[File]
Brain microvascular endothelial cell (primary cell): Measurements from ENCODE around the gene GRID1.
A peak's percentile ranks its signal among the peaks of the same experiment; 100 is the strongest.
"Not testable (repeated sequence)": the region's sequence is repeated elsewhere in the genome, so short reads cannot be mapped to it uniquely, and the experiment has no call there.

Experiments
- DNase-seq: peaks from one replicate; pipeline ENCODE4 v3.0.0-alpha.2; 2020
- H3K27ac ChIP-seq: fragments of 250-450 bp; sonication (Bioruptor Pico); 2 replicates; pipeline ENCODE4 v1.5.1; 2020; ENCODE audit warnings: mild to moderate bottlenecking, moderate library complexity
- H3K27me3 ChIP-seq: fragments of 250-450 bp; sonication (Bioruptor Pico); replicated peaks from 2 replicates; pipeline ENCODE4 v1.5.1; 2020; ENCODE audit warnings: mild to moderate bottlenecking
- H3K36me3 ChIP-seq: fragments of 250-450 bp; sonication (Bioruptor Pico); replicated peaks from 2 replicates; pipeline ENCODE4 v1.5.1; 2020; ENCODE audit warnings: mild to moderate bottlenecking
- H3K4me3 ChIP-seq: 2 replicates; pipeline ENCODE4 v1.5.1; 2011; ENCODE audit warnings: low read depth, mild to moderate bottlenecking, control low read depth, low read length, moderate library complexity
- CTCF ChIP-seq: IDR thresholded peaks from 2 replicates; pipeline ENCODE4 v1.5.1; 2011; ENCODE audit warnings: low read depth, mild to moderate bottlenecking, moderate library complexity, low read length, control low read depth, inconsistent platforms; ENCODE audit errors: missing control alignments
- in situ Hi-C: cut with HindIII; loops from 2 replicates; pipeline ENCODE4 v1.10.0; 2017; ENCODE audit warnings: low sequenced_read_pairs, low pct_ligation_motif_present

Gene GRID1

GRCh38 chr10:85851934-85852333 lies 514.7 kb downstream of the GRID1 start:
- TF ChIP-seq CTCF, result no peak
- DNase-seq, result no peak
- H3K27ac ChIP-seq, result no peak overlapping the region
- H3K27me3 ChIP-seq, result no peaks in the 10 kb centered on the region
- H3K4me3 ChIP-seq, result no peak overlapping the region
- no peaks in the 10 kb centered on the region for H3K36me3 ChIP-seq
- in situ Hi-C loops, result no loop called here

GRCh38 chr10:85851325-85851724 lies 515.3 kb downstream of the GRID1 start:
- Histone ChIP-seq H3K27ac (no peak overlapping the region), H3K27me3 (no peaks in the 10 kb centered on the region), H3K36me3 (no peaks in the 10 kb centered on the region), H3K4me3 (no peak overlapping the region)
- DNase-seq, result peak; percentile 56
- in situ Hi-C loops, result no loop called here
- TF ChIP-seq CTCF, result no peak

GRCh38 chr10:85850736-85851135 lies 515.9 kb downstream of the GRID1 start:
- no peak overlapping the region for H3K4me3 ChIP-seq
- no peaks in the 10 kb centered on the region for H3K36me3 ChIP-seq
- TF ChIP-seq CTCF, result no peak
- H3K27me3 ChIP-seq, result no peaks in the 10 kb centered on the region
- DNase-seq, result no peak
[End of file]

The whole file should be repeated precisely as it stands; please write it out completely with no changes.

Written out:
Brain microvascular endothelial cell (primary cell): Measurements from ENCODE around the gene GRID1.
A peak's percentile ranks its signal among the peaks of the same experiment; 100 is the strongest.
"Not testable (repeated sequence)": the region's sequence is repeated elsewhere in the genome, so short reads cannot be mapped to it uniquely, and the experiment has no call there.

Experiments
- DNase-seq: peaks from one replicate; pipeline ENCODE4 v3.0.0-alpha.2; 2020
- H3K27ac ChIP-seq: fragments of 250-450 bp; sonication (Bioruptor Pico); 2 replicates; pipeline ENCODE4 v1.5.1; 2020; ENCODE audit warnings: mild to moderate bottlenecking, moderate library complexity
- H3K27me3 ChIP-seq: fragments of 250-450 bp; sonication (Bioruptor Pico); replicated peaks from 2 replicates; pipeline ENCODE4 v1.5.1; 2020; ENCODE audit warnings: mild to moderate bottlenecking
- H3K36me3 ChIP-seq: fragments of 250-450 bp; sonication (Bioruptor Pico); replicated peaks from 2 replicates; pipeline ENCODE4 v1.5.1; 2020; ENCODE audit warnings: mild to moderate bottlenecking
- H3K4me3 ChIP-seq: 2 replicates; pipeline ENCODE4 v1.5.1; 2011; ENCODE audit warnings: low read depth, mild to moderate bottlenecking, control low read depth, low read length, moderate library complexity
- CTCF ChIP-seq: IDR thresholded peaks from 2 replicates; pipeline ENCODE4 v1.5.1; 2011; ENCODE audit warnings: low read depth, mild to moderate bottlenecking, moderate library complexity, low read length, control low read depth, inconsistent platforms; ENCODE audit errors: missing control alignments
- in situ Hi-C: cut with HindIII; loops from 2 replicates; pipeline ENCODE4 v1.10.0; 2017; ENCODE audit warnings: low sequenced_read_pairs, low pct_ligation_motif_present

Gene GRID1

GRCh38 chr10:85851934-85852333 lies 514.7 kb downstream of the GRID1 start:
- TF ChIP-seq CTCF, result no peak
- DNase-seq, result no peak
- H3K27ac ChIP-seq, result no peak overlapping the region
- H3K27me3 ChIP-seq, result no peaks in the 10 kb centered on the region
- H3K4me3 ChIP-seq, result no peak overlapping the region
- no peaks in the 10 kb centered on the region for H3K36me3 ChIP-seq
- in situ Hi-C loops, result no loop called here

GRCh38 chr10:85851325-85851724 lies 515.3 kb downstream of the GRID1 start:
- Histone ChIP-seq H3K27ac (no peak overlapping the region), H3K27me3 (no peaks in the 10 kb centered on the region), H3K36me3 (no peaks in the 10 kb centered on the region), H3K4me3 (no peak overlapping the region)
- DNase-seq, result peak; percentile 56
- in situ Hi-C loops, result no loop called here
- TF ChIP-seq CTCF, result no peak

GRCh38 chr10:85850736-85851135 lies 515.9 kb downstream of the GRID1 start:
- no peak overlapping the region for H3K4me3 ChIP-seq
- no peaks in the 10 kb centered on the region for H3K36me3 ChIP-seq
- TF ChIP-seq CTCF, result no peak
- H3K27me3 ChIP-seq, result no peaks in the 10 kb centered on the region
- DNase-seq, result no peak